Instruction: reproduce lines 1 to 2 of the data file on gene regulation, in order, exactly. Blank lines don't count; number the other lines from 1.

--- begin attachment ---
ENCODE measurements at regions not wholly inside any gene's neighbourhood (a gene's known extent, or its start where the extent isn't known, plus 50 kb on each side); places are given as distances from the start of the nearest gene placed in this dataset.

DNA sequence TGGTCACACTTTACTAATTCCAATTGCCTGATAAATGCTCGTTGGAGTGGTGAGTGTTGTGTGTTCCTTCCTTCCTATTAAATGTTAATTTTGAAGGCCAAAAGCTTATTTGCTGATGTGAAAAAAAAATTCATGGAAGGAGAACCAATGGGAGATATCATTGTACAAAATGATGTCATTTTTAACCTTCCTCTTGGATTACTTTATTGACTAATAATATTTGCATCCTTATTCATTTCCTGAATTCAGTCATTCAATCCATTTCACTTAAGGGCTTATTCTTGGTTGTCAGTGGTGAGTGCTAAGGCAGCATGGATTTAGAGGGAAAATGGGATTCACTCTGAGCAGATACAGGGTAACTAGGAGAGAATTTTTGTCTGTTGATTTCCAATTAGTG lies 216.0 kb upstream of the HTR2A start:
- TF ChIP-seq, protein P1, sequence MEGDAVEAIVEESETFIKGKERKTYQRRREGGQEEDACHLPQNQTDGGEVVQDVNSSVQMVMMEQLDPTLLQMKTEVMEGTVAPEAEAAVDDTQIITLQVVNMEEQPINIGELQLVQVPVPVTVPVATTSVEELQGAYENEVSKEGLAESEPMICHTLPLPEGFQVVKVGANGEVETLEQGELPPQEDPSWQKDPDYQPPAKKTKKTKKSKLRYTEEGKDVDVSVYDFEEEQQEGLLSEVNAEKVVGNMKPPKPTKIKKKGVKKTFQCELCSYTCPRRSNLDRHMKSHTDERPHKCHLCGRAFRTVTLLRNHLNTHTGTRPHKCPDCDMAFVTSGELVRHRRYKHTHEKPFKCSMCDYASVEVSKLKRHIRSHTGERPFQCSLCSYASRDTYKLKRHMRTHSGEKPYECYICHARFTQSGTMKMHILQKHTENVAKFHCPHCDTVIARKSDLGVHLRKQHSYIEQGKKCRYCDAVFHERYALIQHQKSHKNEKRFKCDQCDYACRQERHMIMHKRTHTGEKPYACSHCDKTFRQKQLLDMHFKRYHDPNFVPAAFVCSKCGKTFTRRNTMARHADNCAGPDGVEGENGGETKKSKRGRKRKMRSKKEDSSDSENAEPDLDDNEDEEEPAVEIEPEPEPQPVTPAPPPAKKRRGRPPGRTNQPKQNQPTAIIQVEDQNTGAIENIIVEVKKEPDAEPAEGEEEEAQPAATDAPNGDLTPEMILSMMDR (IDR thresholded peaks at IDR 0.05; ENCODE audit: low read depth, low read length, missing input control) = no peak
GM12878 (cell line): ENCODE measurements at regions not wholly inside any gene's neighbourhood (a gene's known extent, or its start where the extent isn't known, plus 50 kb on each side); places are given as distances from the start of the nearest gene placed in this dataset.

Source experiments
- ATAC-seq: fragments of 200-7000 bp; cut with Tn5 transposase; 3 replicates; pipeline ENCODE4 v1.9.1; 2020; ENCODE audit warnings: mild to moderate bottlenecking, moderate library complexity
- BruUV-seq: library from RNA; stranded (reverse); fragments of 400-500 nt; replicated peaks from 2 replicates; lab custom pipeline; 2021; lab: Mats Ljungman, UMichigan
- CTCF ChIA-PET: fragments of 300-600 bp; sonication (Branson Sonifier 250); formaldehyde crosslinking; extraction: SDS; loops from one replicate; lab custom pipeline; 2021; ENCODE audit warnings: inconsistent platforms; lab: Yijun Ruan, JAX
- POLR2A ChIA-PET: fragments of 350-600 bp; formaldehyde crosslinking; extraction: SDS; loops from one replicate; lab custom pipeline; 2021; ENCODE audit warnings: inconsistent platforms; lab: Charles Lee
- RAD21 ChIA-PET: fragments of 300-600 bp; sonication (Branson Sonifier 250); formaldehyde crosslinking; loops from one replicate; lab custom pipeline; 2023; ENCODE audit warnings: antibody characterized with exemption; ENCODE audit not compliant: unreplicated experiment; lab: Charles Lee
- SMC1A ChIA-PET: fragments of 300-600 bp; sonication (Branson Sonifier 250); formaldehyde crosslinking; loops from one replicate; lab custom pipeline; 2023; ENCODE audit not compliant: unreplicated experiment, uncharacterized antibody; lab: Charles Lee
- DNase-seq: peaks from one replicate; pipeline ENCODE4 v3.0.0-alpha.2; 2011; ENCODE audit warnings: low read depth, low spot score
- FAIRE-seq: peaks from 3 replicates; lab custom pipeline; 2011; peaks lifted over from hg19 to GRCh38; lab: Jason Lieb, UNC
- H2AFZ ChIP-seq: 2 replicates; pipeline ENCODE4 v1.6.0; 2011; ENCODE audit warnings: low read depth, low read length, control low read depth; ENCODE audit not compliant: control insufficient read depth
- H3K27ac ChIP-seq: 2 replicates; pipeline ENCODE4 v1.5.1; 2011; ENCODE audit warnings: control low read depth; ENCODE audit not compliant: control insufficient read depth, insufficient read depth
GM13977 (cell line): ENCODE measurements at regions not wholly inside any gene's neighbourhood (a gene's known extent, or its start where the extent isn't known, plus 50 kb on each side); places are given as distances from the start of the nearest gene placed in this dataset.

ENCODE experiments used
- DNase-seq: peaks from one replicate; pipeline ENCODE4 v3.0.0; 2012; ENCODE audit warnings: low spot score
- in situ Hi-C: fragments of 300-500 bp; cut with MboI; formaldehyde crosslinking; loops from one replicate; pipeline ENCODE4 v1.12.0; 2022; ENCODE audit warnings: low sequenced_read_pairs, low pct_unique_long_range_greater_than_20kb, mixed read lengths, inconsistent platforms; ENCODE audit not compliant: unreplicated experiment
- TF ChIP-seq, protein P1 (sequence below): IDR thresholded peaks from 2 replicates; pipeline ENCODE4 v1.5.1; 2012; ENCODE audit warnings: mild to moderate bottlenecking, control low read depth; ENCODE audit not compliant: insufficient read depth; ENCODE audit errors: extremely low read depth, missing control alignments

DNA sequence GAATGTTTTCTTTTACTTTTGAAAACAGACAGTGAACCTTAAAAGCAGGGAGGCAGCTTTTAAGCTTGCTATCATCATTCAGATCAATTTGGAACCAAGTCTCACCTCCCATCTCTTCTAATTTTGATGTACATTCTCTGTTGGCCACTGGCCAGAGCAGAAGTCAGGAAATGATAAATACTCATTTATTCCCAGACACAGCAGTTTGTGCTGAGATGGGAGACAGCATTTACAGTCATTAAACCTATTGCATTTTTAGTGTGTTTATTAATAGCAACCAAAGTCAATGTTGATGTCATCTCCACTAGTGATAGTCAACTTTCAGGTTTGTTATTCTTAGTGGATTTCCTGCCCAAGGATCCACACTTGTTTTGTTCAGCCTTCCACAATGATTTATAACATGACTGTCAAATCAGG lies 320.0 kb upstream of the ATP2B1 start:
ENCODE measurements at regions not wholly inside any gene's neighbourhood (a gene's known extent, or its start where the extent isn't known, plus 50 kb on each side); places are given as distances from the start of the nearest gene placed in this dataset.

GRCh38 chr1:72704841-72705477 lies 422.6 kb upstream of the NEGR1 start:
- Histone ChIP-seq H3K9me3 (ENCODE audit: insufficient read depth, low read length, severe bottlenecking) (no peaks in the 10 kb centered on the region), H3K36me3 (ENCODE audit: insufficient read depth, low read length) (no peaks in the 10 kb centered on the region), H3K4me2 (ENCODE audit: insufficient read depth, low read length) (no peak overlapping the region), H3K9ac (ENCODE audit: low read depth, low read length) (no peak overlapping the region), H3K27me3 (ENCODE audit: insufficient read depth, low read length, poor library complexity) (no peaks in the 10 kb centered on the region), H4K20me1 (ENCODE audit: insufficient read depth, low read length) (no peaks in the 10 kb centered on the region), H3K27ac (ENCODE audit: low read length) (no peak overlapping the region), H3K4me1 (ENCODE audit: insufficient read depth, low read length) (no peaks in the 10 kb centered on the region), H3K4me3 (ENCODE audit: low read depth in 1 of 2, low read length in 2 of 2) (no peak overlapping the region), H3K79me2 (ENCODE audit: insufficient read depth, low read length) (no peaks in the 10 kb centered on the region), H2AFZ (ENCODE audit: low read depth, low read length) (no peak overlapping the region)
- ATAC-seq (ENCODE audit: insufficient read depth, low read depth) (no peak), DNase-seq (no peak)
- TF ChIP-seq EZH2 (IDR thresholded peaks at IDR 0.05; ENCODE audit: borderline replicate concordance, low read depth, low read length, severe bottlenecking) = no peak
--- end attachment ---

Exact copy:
ENCODE measurements at regions not wholly inside any gene's neighbourhood (a gene's known extent, or its start where the extent isn't known, plus 50 kb on each side); places are given as distances from the start of the nearest gene placed in this dataset.

DNA sequence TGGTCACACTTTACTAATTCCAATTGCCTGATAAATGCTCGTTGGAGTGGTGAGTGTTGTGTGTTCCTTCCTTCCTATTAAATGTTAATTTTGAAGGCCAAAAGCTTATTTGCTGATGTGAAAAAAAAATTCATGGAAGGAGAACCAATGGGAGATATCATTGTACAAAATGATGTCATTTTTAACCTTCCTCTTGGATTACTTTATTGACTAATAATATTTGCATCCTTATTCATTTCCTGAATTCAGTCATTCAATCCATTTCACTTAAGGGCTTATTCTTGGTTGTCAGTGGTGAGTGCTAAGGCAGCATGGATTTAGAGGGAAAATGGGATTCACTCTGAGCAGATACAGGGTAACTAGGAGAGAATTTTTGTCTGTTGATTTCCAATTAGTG lies 216.0 kb upstream of the HTR2A start: